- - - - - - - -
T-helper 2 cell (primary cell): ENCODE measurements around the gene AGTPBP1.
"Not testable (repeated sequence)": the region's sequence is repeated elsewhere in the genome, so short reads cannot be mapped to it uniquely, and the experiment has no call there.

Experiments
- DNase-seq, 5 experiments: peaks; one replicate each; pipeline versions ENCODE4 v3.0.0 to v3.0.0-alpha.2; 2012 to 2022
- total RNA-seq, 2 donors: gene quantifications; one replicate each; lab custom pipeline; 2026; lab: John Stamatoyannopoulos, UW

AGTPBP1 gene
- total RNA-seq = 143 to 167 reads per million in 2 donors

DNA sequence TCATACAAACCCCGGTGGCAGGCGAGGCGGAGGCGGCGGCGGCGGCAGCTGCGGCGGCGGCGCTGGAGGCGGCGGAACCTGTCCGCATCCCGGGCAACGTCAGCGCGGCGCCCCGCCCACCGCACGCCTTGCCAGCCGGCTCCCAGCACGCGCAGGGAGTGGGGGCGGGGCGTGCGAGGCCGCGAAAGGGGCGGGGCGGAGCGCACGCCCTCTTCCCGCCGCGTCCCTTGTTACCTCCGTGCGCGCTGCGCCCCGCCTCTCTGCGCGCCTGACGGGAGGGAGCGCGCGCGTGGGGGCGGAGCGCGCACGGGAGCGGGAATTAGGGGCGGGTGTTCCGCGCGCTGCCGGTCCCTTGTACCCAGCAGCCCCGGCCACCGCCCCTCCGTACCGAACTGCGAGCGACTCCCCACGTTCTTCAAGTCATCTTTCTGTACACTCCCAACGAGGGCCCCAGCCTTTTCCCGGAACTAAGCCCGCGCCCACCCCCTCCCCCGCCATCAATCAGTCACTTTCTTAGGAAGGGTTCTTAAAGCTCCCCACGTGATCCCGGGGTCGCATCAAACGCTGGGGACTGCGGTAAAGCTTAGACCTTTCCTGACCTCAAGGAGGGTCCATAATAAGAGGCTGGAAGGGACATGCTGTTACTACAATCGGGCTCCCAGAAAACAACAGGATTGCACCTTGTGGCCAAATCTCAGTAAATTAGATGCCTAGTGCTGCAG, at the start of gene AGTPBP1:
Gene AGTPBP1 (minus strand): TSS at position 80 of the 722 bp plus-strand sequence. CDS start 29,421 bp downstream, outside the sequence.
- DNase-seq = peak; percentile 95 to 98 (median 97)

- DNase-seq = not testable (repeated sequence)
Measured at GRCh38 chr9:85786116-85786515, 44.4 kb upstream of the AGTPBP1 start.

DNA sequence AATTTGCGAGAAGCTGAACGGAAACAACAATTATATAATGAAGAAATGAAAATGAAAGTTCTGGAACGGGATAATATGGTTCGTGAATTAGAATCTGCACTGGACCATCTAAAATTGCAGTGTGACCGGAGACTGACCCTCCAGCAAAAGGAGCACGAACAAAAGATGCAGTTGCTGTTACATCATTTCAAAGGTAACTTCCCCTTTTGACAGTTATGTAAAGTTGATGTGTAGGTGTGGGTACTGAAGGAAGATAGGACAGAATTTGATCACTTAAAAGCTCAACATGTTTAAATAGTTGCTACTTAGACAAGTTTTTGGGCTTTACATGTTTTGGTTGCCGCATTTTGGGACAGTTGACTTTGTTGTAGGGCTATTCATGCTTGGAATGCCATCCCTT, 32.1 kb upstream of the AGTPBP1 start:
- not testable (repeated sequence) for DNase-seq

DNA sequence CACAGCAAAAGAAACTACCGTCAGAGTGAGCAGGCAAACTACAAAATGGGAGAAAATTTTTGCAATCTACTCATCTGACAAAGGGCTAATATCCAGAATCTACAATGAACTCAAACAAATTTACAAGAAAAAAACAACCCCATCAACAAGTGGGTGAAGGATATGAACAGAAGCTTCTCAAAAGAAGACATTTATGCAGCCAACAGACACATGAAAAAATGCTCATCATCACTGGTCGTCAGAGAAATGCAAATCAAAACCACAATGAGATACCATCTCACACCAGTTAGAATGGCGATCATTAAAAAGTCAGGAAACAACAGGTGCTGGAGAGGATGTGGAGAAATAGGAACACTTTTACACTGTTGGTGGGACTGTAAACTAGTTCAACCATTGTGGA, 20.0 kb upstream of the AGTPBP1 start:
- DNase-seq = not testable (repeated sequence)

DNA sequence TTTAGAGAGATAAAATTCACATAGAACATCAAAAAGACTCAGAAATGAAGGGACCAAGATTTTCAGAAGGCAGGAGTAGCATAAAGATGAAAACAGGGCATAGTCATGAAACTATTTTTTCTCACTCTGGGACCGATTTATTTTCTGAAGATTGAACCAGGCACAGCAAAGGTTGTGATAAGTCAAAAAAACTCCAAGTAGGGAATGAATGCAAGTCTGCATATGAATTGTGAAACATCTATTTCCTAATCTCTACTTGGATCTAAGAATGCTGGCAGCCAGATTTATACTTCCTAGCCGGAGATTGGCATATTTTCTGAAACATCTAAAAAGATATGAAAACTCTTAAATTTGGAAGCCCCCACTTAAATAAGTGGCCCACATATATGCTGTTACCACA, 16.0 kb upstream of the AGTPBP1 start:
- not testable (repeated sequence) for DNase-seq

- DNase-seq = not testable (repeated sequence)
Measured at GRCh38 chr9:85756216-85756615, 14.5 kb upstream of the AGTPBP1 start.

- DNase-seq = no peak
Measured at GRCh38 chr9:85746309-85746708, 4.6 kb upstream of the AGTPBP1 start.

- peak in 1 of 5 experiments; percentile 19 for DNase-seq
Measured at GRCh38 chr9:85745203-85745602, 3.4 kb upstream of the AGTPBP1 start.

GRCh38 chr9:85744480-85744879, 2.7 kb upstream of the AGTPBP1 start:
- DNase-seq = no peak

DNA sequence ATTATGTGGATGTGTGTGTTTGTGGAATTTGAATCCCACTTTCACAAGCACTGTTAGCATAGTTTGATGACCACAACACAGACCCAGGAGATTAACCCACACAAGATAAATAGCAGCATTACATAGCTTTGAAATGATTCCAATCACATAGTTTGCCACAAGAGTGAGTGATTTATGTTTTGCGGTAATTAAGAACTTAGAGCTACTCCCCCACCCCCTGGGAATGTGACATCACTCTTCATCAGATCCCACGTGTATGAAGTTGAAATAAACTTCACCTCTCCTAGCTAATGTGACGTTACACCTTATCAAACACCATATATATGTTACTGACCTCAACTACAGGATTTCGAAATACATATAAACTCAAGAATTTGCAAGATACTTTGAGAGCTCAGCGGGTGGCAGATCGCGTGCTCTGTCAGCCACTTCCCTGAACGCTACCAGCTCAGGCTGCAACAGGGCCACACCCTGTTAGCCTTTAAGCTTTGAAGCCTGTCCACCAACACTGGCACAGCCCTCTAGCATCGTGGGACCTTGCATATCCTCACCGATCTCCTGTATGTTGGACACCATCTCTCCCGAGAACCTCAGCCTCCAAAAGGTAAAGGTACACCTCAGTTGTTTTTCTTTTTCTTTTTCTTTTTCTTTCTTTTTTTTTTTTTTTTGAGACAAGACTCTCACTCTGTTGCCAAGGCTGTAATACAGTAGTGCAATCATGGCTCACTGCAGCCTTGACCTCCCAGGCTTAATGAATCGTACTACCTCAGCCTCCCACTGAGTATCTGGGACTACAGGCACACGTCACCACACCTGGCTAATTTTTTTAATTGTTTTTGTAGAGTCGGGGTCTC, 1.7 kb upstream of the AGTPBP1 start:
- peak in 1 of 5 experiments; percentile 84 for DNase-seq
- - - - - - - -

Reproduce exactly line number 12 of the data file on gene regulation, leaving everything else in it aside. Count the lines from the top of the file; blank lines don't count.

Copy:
Measured at GRCh38 chr9:85786116-85786515, 44.4 kb upstream of the AGTPBP1 start.